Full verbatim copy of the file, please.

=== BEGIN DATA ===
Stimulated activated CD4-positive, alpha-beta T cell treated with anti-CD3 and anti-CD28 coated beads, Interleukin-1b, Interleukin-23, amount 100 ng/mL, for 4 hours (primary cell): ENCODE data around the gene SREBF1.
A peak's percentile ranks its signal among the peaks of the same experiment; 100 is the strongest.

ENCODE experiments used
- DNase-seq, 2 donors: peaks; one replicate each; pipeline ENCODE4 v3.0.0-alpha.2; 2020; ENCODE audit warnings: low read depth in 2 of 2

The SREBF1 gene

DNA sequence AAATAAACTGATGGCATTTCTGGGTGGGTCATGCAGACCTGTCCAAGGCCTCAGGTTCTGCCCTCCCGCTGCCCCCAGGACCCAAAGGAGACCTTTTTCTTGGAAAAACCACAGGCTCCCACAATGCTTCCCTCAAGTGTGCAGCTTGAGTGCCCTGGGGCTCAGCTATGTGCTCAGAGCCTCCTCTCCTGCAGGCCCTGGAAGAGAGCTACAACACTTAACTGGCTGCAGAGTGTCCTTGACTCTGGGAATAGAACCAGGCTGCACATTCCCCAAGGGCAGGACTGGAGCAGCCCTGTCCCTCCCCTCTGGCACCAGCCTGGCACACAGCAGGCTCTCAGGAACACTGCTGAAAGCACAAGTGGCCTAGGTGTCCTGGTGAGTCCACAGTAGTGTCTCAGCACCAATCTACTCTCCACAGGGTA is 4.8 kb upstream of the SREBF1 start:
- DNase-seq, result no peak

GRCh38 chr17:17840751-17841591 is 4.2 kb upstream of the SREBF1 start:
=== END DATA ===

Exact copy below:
Stimulated activated CD4-positive, alpha-beta T cell treated with anti-CD3 and anti-CD28 coated beads, Interleukin-1b, Interleukin-23, amount 100 ng/mL, for 4 hours (primary cell): ENCODE data around the gene SREBF1.
A peak's percentile ranks its signal among the peaks of the same experiment; 100 is the strongest.

ENCODE experiments used
- DNase-seq, 2 donors: peaks; one replicate each; pipeline ENCODE4 v3.0.0-alpha.2; 2020; ENCODE audit warnings: low read depth in 2 of 2

The SREBF1 gene

DNA sequence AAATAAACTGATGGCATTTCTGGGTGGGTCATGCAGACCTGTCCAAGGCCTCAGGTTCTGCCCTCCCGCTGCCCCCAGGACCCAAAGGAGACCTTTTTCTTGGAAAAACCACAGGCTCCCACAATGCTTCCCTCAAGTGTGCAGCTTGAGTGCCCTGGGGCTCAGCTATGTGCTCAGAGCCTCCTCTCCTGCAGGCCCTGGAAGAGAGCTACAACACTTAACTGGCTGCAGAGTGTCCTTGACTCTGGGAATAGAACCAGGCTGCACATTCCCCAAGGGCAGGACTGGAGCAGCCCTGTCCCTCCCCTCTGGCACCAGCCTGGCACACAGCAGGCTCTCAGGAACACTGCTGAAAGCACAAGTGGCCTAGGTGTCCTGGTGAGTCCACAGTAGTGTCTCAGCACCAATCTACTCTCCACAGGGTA is 4.8 kb upstream of the SREBF1 start:
- DNase-seq, result no peak

GRCh38 chr17:17840751-17841591 is 4.2 kb upstream of the SREBF1 start: